A small study of children with bilateral spastic CP found children with CP performed worse than matched controls in both the control and incongruent conditions of the Stroop task, made significantly more errors in the incompatible condition of a stimulus–response reversal task, and made more errors in both conditions of an antisaccade task.(45) Warschausky and colleagues(46) found that children with CP made more perseverative errors on the WCST than children with acquired cerebral lesions (e.g., TBI), although another study found differences in non-perseverative errors relative to healthy controls on the same task.(47)Inhibitory deficits have also been reported on NEPSY’s inhibition task,(43) simple switching tasks, and teacher reports of behavior.(44 )

Literature examining WM in children with CP is scarce and inconsistent in its findings; one study of memory span reported deficits(43) relative to healthy controls, while others found no such differences.(48–49) One study evaluated WM and inhibitory control in elementary school-aged children with CP and found a significant effect for educational placement; those who were receiving special education performed significantly worse on WM tasks and a Stroop-like shifting-naming task relative to healthy peers, whereas children with CP who were in mainstream education were not impaired relative to healthy peers.(50) Furthermore, set-shifting and components of WM were strong predictors of arithmetic ability in students with CP;(50) although not all children with CP struggle with arithmetic, children with CP who also have deficits in shifting and WM are more likely to develop arithmetic problems.

Extenuating factors such as lesion location (i.e., lateralized vs. diffuse) may further complicate reported EdF findings. Although not every study on CP reports lesion information, those that do often find differences for those with left hemisphere, right hemisphere, and bilateral lesions. For example, Kolk and Talvik(43) found that sustained attention and inhibitory control were significantly more impaired in children with right hemisphere lesions; WM performance was similarly affected by lesion location, but the trend was not significant. Other studies have found that focused attention might be more vulnerable when left hemisphere lesions are present,(42) and that inhibitory control may be more affected by diffuse rather than unilateral lesions,(44) although the latter was only a statistical trend. Collectively, these findings imply that lesion location may play a role in determining the severity and type of EdF in children with CP. Finally, children with CP had elevated teacher ratings on the BRIEF;(44) these everyday deficits in EF (in addition to the challenges of motor impairment) may further obstruct children with CP from engaging in social relationships and learning academic and social skills.

The neurological basis of executive dysfunction in cerebral palsy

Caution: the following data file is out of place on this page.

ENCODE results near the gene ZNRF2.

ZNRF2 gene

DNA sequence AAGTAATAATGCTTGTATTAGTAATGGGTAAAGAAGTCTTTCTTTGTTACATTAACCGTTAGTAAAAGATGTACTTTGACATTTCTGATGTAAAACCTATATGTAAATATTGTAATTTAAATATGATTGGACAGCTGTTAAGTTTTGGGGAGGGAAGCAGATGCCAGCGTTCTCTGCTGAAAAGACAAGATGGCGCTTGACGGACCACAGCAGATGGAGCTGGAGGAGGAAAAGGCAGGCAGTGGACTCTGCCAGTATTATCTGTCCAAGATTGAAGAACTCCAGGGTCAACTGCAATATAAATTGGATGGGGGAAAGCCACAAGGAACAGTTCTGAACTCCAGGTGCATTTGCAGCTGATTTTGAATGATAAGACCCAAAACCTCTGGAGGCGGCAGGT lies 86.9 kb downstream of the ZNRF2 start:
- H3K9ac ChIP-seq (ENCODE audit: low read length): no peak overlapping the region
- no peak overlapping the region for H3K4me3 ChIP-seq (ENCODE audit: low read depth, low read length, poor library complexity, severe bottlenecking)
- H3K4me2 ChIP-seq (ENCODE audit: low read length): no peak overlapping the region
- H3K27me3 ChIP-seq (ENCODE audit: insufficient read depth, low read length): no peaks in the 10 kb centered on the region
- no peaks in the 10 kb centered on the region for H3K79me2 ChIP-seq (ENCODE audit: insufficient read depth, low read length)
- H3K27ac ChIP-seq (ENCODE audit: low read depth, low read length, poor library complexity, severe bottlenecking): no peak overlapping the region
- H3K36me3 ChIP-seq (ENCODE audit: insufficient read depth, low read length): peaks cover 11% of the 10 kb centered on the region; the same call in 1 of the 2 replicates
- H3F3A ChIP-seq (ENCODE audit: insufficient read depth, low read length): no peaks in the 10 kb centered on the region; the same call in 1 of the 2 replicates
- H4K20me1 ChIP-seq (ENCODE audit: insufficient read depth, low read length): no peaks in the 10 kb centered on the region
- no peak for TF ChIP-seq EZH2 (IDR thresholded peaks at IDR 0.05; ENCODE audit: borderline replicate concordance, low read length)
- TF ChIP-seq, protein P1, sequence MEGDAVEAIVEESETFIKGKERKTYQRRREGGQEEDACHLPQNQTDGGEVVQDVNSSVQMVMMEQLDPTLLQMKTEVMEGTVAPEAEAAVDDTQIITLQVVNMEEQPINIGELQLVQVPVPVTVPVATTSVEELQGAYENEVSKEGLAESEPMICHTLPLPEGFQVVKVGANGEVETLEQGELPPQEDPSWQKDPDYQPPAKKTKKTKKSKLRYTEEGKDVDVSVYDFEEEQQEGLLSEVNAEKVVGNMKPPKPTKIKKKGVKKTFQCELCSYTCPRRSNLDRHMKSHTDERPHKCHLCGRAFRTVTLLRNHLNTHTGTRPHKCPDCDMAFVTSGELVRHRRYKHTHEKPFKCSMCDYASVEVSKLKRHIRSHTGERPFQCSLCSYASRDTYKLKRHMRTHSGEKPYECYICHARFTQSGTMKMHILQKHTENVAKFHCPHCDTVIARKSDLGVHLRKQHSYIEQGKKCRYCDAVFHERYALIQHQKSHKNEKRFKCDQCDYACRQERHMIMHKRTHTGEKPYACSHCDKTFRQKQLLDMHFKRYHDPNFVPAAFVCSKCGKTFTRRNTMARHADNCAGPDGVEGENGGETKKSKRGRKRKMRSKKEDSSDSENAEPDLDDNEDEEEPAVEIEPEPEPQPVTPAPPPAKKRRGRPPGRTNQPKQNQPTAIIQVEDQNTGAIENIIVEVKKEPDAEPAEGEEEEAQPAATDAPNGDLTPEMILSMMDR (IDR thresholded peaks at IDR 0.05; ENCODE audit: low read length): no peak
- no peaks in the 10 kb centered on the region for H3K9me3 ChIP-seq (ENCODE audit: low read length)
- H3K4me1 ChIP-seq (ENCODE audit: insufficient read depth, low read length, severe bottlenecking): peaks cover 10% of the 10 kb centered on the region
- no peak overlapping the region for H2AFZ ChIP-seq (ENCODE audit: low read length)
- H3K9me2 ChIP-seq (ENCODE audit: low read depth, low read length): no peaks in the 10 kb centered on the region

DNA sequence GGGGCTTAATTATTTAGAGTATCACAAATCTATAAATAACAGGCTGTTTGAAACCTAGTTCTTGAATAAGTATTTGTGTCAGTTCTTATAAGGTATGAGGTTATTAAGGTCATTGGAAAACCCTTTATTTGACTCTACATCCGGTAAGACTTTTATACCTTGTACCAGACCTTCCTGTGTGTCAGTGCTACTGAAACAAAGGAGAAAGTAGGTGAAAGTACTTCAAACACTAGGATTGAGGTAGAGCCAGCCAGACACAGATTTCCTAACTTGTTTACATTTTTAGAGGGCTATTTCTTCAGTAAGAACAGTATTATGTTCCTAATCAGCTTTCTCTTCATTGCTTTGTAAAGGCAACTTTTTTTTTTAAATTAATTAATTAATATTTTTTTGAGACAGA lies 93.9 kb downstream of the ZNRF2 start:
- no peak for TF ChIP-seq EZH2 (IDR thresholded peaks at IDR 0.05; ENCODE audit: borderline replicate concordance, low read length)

A variety of abnormalities have been observed in imaging studies of CP, including periventricular leukomalacia (PVL), a condition involving the dilation of the ventricles and reduction of white matter; brain malformations; intracranial hemorrhage; and asphyxia-related brain injury.(36,51) These abnormalities affect motor regions and white matter pathways that underlie the movement and posture difficulties in CP.(52) They may also disrupt the cortico-striato-thalamo-cortical circuits and/or frontal, parietal, and basal ganglia regions resulting in EdF, such as difficulties with attention, WM, and inhibition.(40,53)

Summary and future directions

Involvement of the fronto-subcortical circuits not only affects motor functioning in certain childhood movement disorders, but also cognitive functioning. EF, in particular, seems to be affected in TS, PANDAS, Sydenham’s Chorea, and CP, although some variability exists within the literature.

Are the EdF observed in the movement and motor control disorders primary, or are they related to common comorbidities? Reviews of the TS research literature suggest that reported deficits, with the exception of inhibitory control, are better accounted for by comorbid conditions (ADHD and OCD) instead of TS alone.(8) Future research should carefully control for comorbidity, age, medication, and waxing/waning of tics, as well as employ measures that allow for assessment of component skills. Some of the EdF reported in individuals with PANDAS and Sydenham’s Chorea may be related to associated comorbidities (ADHD, etc.). It is less clear in these disorders, however, if deficits exist apart from comorbidities due to the scarcity of research. More research in general is needed to examine EdF associated with these disorders in children, as well as to tease out the influence of comorbidities on observed deficits. Finally, core EF deficits do appear to be present in individuals with CP, with inhibitory difficulties being reported most consistently.(45) Again, more research is warranted, particularly into reasons for the variability found in EF dimensions such as WM. It will be helpful to examine possible associations between lesion location and the different types of CP (i.e., spastic vs. dyskinetic) with the extent and nature of EdF in CP. Finally, longitudinal research of EF in adolescents with movement disorders will elucidate if EF develop differently in this population relative to the general population or other clinical populations with EdF.